Top 10 Best Baseball Players of All Time

The Top Ten
1 Babe Ruth George Herman Ruth Jr., better known as Babe Ruth, was an American professional baseball player whose career in Major League Baseball spanned 22 seasons, from 1914 through 1935.

If one looks at just the ridiculous numbers alone (hitting and pitching), there can be little doubt about Ruth being the best ever. If it's by the numbers, it's not even close. Yes, Aaron caught and passed the HR record, and it was a monumental achievement, but Ruth set the standard for HR hitters in an era when hitting HRs was still an anomaly.

I've heard many arguments against The Bambino by both the uninformed and the exceptionally well-informed. I must admit, some of the well-informed have given me pause, as the overall pitching talent in Ruth's era was not up to today's standards. In fact, it was not up to 1960s MLB standards. Were there starters throwing at 95-105 mph? There were not. Were there relievers throwing cut fastballs at similar speeds that cut sharply as they approached the plate? There were not.

The players in Ruth's era were not the great athletes, on both sides of the diamond, that we've seen in baseball since at least the '70s and probably much farther back. But we can't project how Ruth and others of his era would have fared against modern pitchers. It's simply not an accurate accounting.

Was Ruth a great athlete? I think it's obvious, even by his day's standards, that he was not. But we simply can't compare. Ruth could smack the heck out of a baseball, plain and simple. His numbers across offensive categories are crazy and untouchable. Numbers vs. numbers (outside the juiced ball and player era), he is the greatest hitter the game has ever seen.

2 Willie Mays Willie Howard Mays Jr., nicknamed "The Say Hey Kid," was an American Major League Baseball center fielder who spent almost all of his 22-season career playing for the New York/San Francisco Giants before finishing with the New York Mets.

Willie Mays was the best all-around baseball player ever. The guy could do everything at an elite level. Hank Aaron would be next in line. He was another great all-around player who hit all his home runs "legitimately." I would place Ruth at three. The guy was an excellent power hitter, but not a great all-around player.

Mays, Aaron, and Ruth are my top three. Mays and Aaron were tremendous all-around athletes. Ruth was a great power hitter but wasn't a five-tool talent.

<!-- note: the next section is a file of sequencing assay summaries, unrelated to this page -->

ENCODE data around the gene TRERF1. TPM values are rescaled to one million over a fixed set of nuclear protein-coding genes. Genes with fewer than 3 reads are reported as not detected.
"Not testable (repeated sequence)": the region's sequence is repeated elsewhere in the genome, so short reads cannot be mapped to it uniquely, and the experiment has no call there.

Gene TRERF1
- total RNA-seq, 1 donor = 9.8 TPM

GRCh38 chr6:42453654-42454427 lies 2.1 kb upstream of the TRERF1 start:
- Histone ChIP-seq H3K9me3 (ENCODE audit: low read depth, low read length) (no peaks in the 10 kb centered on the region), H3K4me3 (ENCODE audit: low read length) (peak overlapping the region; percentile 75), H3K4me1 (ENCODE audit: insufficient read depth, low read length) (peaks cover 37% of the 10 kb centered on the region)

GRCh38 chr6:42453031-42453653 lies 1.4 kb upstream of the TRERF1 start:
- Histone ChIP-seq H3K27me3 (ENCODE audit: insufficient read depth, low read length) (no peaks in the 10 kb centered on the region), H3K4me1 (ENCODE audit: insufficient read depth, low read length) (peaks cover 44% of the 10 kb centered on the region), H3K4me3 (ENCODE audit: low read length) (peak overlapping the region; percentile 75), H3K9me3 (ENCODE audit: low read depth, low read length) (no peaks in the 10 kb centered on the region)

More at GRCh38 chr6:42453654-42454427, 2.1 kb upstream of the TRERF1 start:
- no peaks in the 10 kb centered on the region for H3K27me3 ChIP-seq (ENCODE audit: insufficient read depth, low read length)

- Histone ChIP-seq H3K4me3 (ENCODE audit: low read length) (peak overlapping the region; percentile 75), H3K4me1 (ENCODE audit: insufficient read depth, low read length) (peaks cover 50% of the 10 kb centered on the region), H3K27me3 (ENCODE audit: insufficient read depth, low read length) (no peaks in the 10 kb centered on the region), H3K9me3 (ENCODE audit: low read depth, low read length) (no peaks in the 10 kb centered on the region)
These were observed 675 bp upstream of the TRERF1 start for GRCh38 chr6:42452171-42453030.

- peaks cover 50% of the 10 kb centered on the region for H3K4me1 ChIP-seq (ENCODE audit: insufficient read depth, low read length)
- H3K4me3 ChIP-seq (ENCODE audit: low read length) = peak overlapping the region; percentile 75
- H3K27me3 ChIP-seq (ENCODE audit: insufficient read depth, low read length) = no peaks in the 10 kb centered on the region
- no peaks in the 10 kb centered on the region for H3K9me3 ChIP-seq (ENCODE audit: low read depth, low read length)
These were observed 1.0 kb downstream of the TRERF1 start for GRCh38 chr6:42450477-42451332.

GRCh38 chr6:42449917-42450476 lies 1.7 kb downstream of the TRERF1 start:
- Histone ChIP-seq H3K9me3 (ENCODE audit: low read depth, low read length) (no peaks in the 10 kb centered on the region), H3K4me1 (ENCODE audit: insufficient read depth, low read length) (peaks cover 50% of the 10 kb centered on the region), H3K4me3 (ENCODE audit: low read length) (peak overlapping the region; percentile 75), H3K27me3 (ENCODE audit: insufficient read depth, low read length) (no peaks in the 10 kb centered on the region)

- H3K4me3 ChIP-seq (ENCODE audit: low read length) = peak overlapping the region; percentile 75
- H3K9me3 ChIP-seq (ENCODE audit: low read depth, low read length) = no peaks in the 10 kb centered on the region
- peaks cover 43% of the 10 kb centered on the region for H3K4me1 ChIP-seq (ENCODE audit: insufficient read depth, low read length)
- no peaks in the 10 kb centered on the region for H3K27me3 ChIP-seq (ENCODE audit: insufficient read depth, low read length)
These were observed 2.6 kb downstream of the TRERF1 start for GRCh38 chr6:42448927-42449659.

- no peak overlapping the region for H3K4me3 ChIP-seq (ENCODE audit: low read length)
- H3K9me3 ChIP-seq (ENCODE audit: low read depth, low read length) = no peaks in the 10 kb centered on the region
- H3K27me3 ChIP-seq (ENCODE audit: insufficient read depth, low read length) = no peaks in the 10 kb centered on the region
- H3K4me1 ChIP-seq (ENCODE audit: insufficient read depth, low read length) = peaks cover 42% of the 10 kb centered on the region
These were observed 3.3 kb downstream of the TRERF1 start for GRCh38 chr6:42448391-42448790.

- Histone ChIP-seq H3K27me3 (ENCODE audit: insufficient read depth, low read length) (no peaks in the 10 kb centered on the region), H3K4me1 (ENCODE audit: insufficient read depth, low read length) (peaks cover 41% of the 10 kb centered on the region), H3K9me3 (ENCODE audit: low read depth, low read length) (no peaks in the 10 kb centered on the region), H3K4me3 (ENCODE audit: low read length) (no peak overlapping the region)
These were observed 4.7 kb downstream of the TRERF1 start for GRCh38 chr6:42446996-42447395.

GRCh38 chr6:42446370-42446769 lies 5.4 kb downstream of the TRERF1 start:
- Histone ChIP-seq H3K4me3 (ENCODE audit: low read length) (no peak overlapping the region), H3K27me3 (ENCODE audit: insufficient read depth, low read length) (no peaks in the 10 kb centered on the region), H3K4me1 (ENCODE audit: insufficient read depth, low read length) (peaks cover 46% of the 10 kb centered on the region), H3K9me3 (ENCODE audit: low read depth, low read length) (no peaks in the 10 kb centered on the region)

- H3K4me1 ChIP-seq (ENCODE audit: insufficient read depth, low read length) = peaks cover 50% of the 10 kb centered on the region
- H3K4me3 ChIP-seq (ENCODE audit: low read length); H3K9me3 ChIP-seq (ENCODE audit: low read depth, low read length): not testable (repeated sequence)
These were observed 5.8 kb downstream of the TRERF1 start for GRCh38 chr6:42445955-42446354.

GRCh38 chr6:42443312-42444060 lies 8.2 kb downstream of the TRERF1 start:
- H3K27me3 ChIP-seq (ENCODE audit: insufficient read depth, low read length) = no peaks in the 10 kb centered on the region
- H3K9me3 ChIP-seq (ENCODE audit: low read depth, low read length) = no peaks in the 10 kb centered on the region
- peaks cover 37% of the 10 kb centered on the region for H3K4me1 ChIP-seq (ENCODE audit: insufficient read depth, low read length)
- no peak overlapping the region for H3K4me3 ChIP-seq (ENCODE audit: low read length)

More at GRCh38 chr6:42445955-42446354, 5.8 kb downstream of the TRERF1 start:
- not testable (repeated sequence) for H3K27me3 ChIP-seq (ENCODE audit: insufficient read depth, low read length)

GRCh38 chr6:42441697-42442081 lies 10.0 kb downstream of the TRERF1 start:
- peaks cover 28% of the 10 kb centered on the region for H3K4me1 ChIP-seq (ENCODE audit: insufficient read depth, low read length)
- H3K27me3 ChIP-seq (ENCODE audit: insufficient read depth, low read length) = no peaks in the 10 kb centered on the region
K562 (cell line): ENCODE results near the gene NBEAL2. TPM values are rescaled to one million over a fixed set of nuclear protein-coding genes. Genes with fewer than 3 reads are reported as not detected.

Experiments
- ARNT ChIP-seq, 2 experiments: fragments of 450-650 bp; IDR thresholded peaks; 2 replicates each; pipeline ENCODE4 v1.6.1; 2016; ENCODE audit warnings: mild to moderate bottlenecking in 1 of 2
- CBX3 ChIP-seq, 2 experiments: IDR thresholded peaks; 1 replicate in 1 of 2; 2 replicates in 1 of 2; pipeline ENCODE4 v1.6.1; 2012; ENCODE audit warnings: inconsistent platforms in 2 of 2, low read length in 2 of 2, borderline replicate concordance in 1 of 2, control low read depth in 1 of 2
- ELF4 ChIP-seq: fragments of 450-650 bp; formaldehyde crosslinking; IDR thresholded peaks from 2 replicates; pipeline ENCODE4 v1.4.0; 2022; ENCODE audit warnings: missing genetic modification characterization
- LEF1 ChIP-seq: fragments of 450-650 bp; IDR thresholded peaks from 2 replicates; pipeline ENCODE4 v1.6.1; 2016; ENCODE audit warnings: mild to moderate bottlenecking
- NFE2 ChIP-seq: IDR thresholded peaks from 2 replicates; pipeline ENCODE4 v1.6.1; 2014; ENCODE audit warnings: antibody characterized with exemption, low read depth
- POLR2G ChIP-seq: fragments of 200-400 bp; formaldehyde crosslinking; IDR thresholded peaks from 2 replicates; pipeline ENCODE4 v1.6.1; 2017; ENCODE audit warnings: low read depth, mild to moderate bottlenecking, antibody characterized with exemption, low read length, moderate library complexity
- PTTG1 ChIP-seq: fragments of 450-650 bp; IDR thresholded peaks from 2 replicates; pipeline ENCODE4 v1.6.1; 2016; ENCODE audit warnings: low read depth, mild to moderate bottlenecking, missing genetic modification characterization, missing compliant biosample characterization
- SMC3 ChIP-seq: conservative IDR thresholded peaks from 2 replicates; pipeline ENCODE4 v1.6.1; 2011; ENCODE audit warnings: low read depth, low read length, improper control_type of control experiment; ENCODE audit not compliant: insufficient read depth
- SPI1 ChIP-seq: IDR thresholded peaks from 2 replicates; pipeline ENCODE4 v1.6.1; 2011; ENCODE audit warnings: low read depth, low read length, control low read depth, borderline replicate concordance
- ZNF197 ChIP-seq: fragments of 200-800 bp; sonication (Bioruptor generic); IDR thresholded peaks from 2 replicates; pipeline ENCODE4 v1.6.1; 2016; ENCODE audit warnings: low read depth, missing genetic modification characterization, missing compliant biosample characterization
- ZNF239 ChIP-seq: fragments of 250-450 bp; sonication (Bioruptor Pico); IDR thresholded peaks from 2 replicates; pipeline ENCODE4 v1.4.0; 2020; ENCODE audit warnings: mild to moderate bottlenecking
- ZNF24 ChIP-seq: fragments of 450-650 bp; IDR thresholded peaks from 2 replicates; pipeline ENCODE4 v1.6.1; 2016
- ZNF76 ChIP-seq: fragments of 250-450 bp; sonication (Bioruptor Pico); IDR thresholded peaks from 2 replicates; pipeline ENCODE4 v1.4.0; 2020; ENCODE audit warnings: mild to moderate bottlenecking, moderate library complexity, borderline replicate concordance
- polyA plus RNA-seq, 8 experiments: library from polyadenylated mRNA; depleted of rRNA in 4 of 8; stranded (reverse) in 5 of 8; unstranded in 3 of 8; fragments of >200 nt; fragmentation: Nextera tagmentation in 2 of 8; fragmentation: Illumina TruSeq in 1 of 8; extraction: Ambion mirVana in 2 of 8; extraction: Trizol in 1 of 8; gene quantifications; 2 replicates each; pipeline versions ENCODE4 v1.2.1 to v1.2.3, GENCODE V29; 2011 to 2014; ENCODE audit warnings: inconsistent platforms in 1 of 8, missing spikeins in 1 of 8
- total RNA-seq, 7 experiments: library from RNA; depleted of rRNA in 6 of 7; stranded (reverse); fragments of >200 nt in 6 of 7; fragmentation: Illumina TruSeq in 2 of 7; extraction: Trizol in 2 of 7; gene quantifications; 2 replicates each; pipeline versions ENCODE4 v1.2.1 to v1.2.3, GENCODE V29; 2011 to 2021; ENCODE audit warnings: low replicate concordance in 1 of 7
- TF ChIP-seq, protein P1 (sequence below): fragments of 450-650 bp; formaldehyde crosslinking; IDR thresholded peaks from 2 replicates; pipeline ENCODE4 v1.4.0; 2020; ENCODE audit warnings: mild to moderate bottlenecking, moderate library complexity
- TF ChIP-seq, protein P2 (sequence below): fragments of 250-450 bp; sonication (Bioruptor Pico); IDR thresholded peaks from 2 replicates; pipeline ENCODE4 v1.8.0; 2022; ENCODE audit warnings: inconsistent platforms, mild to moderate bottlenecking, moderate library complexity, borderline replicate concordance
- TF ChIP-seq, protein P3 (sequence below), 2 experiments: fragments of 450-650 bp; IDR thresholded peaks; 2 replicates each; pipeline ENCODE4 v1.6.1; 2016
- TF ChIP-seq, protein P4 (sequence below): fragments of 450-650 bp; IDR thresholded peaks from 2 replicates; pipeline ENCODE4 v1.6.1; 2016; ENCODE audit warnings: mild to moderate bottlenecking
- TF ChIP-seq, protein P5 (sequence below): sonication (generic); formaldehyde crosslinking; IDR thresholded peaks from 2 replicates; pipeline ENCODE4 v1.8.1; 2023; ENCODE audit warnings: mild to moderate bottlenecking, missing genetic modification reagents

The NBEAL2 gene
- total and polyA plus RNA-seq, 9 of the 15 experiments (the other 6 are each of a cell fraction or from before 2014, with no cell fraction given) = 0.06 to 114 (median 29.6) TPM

Lou Gehrig, Albert Pujols, and Ted Williams should get consideration for the top five. All were outstanding players of their eras.

3 Hank Aaron Henry Louis Aaron, nicknamed "Hammer" or "Hammerin' Hank", was an American Major League Baseball right fielder who served as the senior vice president of the Atlanta Braves.

I think Aaron should be ranked above Willie Mays because Aaron was three times better than Mays. True, he never hit 50 home runs in a season, but he had many seasons with 40 home runs. What's surprising is that even though Hank Aaron had more total bases than anyone else, he had a lower slugging percentage than guys like Mays, Hank Greenberg, and Ted Williams.

While Babe Ruth was a great player, Aaron was the greatest hitter of all time. Ruth excelled as both a hitter and a pitcher, but Aaron was a great all-around player. If you take away all of his 755 home runs, he would still have 3,000 career hits. This is because he had 3,771 hits in his career. Subtract the total number of home runs from that, and he would have 3,016 hits.

Aaron also had a large number of doubles and nearly 100 triples in his career. In terms of power, he surpassed both Ruth and Mays. I believe he would still hold the home run record, as I don't think Barry Bonds deserves it.

When Bonds was with the Pirates, he was slim and a really good player, but not exceptional. Once he left Pittsburgh, his home run totals started to increase each year, and he began breaking all sorts of records. I'm a big Pirates fan, and both I and many others in Pittsburgh dislike Bonds. I think he should have been suspended for using steroids.

4 Ted Williams

Ted Williams has the highest OBP ever. He would have had the best OBP season if not for a cheater named Barry Bonds. He would have beaten Ruth's home run record if he hadn't gone to WWII and the Korean War. He hit everything. He drew a ton of walks, only behind Bonds and two players who played a lot more than him.

His rookie season was amazing. He led the league in RBIs and extra-base hits, came second in total bases and runs scored, and was up on the list in every other hitting category except for batting average. His 1940 season was also great. 1941 doesn't even have to be discussed. Every season after that was also great. He homered in his last at-bat. An all-time great without a doubt. Incredible seasons. Incredible career. Williams was the greatest hitter of all time. He was also the greatest player.

5 Ty Cobb